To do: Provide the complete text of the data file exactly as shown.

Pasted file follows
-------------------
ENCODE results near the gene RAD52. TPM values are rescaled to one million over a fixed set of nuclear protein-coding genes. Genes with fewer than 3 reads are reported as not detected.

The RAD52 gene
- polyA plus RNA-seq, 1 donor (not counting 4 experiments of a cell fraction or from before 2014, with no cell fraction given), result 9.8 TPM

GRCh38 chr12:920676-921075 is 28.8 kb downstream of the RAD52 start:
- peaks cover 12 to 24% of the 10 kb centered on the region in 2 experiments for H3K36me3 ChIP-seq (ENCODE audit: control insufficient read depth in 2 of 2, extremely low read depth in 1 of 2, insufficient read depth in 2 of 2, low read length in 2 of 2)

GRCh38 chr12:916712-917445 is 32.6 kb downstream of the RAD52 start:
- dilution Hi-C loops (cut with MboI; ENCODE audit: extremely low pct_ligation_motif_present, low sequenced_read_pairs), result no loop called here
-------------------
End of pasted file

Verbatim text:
ENCODE results near the gene RAD52. TPM values are rescaled to one million over a fixed set of nuclear protein-coding genes. Genes with fewer than 3 reads are reported as not detected.

The RAD52 gene
- polyA plus RNA-seq, 1 donor (not counting 4 experiments of a cell fraction or from before 2014, with no cell fraction given), result 9.8 TPM

GRCh38 chr12:920676-921075 is 28.8 kb downstream of the RAD52 start:
- peaks cover 12 to 24% of the 10 kb centered on the region in 2 experiments for H3K36me3 ChIP-seq (ENCODE audit: control insufficient read depth in 2 of 2, extremely low read depth in 1 of 2, insufficient read depth in 2 of 2, low read length in 2 of 2)

GRCh38 chr12:916712-917445 is 32.6 kb downstream of the RAD52 start:
- dilution Hi-C loops (cut with MboI; ENCODE audit: extremely low pct_ligation_motif_present, low sequenced_read_pairs), result no loop called here